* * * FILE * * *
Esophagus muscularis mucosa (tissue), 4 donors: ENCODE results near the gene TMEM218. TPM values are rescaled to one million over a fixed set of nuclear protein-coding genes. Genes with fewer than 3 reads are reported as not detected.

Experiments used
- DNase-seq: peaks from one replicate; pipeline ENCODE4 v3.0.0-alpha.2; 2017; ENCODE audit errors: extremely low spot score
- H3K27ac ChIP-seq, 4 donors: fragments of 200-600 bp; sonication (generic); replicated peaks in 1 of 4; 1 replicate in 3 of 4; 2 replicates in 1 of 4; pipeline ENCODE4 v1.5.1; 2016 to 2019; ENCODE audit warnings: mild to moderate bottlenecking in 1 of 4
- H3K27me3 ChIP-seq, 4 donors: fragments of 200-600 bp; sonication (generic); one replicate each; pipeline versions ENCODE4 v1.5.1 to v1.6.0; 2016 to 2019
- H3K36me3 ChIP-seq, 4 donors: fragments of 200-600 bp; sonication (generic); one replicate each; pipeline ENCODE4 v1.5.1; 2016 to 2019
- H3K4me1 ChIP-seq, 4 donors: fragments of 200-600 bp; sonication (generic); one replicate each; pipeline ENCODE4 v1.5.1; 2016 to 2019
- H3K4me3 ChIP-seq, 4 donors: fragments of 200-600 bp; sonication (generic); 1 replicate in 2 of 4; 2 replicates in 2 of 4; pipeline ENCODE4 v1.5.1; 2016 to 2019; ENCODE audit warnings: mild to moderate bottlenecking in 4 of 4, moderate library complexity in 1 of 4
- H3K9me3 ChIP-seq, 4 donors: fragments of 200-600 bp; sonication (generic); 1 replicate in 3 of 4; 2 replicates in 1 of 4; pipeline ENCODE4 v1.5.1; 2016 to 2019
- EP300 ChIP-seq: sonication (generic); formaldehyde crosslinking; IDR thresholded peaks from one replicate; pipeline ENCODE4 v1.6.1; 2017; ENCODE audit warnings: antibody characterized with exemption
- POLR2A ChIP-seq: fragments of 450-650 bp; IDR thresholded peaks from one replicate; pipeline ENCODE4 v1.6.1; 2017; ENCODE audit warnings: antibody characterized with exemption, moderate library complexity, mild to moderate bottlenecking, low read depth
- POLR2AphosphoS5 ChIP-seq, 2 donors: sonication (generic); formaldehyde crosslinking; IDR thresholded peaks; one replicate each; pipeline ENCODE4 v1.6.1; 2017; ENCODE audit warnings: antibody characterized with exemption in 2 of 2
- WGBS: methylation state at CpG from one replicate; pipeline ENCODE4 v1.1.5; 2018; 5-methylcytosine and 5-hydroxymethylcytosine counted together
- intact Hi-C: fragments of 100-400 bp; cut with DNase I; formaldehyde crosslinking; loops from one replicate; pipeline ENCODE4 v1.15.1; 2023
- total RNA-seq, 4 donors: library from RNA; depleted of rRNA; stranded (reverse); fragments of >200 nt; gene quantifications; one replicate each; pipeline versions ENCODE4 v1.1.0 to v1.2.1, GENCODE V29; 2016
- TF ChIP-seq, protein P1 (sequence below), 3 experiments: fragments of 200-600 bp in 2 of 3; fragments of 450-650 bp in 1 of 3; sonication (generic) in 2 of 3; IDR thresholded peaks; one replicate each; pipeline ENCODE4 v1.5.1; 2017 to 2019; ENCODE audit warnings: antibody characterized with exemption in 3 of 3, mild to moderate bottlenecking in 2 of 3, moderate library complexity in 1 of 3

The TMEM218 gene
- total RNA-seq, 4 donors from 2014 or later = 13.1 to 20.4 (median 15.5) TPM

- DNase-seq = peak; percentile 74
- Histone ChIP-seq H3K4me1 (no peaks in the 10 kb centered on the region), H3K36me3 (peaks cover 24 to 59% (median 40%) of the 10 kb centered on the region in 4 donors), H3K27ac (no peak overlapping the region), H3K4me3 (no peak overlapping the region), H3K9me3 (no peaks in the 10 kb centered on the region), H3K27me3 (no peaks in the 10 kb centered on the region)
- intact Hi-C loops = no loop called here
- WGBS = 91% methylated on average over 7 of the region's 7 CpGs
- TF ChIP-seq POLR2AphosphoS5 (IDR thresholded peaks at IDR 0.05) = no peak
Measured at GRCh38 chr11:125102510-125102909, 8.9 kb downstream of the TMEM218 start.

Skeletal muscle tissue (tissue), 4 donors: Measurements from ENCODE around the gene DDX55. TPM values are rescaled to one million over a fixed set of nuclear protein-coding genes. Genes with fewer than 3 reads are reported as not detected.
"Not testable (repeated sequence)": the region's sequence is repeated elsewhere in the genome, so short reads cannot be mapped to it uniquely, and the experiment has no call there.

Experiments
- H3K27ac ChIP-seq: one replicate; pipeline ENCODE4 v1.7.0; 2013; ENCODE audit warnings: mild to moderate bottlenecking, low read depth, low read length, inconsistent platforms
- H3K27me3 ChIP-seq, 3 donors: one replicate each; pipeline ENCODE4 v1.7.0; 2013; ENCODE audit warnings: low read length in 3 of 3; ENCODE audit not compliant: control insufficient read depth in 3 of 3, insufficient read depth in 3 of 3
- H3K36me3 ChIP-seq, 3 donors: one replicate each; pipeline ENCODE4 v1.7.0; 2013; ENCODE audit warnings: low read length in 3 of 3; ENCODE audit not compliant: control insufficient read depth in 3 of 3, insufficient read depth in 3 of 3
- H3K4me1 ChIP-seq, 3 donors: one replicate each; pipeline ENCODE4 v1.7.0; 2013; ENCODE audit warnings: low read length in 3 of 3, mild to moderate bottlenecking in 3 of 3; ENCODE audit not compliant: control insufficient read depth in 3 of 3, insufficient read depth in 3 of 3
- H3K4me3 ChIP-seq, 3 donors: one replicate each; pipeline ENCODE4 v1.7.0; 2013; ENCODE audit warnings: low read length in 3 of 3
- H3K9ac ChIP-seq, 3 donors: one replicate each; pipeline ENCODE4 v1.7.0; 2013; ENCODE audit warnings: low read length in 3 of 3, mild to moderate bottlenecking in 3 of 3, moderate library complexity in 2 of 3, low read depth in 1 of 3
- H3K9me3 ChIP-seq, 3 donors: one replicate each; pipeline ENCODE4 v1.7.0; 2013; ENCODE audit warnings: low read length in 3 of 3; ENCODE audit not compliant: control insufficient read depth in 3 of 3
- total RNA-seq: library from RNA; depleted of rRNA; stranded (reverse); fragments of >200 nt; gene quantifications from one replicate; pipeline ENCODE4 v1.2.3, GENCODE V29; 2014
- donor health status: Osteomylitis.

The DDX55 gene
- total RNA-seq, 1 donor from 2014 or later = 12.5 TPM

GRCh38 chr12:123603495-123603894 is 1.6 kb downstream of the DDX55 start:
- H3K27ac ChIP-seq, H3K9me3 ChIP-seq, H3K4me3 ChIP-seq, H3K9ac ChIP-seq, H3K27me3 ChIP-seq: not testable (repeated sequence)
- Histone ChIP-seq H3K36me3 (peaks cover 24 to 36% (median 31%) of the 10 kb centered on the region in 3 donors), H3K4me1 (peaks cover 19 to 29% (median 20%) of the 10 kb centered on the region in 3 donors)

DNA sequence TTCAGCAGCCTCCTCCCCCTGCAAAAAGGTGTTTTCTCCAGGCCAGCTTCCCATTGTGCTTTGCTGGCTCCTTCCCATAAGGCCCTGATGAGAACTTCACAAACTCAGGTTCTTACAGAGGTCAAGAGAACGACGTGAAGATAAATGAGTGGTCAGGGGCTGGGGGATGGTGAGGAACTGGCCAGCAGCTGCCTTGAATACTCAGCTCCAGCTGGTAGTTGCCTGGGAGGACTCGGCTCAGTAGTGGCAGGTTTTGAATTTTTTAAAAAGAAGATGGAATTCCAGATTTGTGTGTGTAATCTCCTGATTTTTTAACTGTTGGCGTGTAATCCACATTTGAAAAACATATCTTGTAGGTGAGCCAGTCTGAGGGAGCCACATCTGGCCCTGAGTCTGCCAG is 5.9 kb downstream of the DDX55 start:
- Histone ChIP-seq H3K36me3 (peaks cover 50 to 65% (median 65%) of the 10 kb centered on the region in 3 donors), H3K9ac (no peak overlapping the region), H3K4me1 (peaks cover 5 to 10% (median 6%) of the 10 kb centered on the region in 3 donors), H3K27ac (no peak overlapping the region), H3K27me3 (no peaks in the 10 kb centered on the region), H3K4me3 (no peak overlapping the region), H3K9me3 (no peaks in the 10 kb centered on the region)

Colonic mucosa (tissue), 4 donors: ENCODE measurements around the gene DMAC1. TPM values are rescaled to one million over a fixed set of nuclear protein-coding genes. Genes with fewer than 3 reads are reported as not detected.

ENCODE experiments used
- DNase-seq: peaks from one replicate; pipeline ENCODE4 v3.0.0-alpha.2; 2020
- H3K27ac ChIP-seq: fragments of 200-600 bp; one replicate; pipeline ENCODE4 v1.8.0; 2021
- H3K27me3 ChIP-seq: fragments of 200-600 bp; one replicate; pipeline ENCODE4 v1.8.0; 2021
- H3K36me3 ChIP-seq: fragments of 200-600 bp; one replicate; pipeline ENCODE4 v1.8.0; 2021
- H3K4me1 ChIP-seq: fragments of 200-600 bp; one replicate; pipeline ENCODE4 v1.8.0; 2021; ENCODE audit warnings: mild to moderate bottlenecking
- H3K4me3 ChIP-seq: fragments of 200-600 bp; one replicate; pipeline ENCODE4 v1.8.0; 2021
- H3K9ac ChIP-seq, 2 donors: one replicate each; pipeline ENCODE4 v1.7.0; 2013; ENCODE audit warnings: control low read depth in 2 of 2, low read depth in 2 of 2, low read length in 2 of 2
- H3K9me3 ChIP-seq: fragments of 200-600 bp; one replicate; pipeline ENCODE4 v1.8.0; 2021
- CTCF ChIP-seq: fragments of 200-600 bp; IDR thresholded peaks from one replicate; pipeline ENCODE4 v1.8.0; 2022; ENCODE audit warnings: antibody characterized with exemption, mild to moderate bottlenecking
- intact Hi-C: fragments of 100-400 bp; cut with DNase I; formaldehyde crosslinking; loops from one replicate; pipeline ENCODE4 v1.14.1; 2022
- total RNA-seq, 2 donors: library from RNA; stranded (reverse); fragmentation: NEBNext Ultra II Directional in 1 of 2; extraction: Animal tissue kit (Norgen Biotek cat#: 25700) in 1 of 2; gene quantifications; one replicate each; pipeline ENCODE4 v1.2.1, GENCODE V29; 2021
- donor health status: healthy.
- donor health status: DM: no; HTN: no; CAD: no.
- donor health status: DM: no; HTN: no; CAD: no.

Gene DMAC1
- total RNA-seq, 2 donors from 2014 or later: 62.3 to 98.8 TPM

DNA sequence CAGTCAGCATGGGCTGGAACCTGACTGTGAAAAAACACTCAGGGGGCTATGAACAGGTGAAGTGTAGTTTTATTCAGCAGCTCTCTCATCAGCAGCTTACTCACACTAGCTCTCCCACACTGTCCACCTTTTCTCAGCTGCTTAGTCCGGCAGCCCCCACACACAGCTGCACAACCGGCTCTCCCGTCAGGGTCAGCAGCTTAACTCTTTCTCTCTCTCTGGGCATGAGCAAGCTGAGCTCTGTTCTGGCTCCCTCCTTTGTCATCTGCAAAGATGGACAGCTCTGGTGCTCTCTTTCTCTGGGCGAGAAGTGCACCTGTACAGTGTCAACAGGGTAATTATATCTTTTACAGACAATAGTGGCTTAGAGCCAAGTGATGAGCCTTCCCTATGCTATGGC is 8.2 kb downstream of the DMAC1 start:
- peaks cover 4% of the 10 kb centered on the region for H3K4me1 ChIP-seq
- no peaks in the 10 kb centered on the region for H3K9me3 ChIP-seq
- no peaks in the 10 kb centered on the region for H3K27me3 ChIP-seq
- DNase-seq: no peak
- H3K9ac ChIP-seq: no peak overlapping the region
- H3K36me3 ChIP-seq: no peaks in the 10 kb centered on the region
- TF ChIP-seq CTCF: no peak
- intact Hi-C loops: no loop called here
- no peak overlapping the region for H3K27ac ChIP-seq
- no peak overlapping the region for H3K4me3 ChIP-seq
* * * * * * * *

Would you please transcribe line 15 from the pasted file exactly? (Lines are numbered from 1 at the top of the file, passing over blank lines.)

- total RNA-seq, 4 donors: library from RNA; depleted of rRNA; stranded (reverse); fragments of >200 nt; gene quantifications; one replicate each; pipeline versions ENCODE4 v1.1.0 to v1.2.1, GENCODE V29; 2016